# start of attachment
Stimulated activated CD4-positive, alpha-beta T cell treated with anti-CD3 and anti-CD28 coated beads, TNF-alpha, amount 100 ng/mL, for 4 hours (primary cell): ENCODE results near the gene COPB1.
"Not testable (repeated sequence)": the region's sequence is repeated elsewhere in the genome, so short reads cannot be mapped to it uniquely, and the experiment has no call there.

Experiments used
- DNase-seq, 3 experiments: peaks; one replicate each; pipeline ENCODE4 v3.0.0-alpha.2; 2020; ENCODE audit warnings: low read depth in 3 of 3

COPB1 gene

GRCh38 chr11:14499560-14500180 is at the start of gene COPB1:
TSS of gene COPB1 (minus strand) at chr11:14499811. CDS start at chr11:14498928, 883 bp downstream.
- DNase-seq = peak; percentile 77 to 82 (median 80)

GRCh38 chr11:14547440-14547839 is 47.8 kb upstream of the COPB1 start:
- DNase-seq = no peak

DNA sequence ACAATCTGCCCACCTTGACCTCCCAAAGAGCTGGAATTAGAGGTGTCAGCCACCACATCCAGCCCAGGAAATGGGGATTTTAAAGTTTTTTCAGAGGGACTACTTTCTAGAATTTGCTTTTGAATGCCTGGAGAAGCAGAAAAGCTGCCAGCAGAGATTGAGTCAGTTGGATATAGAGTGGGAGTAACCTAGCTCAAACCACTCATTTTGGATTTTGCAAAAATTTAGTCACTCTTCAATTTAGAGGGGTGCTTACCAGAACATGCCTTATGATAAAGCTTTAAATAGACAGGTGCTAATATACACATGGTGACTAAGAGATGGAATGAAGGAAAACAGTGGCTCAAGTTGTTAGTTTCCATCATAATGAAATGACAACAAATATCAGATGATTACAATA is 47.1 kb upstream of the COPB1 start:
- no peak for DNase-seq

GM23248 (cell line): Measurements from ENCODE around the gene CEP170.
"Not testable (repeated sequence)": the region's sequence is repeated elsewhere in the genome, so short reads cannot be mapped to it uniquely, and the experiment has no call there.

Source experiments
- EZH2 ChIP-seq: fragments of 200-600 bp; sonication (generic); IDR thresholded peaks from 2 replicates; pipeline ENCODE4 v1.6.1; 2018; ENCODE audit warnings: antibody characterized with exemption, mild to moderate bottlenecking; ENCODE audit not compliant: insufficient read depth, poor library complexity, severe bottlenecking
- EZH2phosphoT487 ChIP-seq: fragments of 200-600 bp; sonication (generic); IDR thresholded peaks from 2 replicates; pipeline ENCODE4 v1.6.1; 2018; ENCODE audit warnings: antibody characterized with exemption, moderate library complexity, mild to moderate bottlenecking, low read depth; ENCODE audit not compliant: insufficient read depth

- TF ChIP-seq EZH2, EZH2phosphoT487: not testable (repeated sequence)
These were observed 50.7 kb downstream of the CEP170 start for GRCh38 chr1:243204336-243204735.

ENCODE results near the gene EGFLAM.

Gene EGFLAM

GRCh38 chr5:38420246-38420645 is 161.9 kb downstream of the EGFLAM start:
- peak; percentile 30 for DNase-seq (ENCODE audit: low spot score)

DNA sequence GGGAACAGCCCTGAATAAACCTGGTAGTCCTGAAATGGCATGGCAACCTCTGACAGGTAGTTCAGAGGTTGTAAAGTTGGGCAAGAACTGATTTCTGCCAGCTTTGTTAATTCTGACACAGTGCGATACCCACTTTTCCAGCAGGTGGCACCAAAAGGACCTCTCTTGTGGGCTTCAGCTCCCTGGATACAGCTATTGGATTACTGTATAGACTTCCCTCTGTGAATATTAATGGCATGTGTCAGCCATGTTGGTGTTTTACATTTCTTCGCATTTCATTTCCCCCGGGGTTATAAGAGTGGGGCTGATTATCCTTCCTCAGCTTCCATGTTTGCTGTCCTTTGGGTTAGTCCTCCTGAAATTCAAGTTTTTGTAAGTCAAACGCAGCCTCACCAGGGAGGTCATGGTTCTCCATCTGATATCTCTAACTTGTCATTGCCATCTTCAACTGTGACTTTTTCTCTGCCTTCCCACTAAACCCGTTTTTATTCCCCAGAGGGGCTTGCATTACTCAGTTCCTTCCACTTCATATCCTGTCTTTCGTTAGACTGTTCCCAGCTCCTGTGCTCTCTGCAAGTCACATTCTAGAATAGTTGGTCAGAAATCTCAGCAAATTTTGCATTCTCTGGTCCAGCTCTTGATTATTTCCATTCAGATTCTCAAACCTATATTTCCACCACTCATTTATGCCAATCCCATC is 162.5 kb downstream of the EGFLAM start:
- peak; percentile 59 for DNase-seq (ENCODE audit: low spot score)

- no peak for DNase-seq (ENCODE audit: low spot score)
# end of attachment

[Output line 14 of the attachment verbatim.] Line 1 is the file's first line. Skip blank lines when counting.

"Not testable (repeated sequence)": the region's sequence is repeated elsewhere in the genome, so short reads cannot be mapped to it uniquely, and the experiment has no call there.